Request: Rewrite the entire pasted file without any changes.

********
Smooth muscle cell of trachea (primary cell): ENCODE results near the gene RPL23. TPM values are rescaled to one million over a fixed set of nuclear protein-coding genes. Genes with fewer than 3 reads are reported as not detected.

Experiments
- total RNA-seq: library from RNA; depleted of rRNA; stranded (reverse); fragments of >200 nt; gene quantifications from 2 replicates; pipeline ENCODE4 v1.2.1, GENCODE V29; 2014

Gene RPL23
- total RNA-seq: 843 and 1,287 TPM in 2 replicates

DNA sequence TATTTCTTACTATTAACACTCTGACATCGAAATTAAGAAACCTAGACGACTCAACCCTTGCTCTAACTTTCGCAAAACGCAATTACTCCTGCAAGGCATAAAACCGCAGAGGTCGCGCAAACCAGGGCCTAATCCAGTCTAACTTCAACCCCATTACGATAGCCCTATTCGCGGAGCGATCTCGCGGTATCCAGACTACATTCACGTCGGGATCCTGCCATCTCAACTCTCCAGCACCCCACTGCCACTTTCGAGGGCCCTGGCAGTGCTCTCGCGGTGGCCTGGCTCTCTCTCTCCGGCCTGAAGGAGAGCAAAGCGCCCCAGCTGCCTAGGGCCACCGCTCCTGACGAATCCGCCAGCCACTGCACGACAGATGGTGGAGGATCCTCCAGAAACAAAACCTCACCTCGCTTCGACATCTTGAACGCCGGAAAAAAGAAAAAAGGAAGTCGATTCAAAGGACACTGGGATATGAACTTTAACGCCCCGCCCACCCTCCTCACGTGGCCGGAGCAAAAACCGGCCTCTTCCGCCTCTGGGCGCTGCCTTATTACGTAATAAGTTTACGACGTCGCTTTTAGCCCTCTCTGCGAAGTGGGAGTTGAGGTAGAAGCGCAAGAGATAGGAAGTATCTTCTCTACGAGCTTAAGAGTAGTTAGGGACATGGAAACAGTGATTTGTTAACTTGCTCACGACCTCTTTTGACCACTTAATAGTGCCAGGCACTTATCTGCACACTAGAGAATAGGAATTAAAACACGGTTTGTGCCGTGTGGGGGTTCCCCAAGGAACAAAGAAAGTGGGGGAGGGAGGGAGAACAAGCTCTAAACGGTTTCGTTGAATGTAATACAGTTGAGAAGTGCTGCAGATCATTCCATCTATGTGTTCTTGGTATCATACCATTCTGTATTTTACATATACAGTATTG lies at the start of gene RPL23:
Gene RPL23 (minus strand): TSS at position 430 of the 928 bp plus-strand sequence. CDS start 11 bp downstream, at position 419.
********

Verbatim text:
Smooth muscle cell of trachea (primary cell): ENCODE results near the gene RPL23. TPM values are rescaled to one million over a fixed set of nuclear protein-coding genes. Genes with fewer than 3 reads are reported as not detected.

Experiments
- total RNA-seq: library from RNA; depleted of rRNA; stranded (reverse); fragments of >200 nt; gene quantifications from 2 replicates; pipeline ENCODE4 v1.2.1, GENCODE V29; 2014

Gene RPL23
- total RNA-seq: 843 and 1,287 TPM in 2 replicates

DNA sequence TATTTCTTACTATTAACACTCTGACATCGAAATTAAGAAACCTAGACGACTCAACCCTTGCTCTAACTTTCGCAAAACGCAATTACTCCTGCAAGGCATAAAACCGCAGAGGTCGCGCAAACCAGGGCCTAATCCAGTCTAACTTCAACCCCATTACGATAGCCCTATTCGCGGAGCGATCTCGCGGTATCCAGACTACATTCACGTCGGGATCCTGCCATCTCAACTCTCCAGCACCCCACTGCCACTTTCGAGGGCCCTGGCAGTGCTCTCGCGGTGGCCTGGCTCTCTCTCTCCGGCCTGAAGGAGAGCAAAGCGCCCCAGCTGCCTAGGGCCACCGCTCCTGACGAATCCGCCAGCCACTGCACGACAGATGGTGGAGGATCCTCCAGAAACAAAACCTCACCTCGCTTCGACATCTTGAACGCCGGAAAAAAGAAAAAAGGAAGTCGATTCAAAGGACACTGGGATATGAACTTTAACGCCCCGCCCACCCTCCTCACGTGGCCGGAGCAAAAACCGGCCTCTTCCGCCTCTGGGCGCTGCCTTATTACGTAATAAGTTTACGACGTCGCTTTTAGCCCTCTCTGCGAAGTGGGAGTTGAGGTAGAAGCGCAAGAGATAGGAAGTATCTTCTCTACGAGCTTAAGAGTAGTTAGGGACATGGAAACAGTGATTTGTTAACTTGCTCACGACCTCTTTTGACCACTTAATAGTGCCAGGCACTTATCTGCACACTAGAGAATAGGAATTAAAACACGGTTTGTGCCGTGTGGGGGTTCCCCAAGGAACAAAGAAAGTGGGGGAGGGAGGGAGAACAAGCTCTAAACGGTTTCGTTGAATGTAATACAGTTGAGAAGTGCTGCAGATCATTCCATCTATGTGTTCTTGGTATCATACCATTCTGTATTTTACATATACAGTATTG lies at the start of gene RPL23:
Gene RPL23 (minus strand): TSS at position 430 of the 928 bp plus-strand sequence. CDS start 11 bp downstream, at position 419.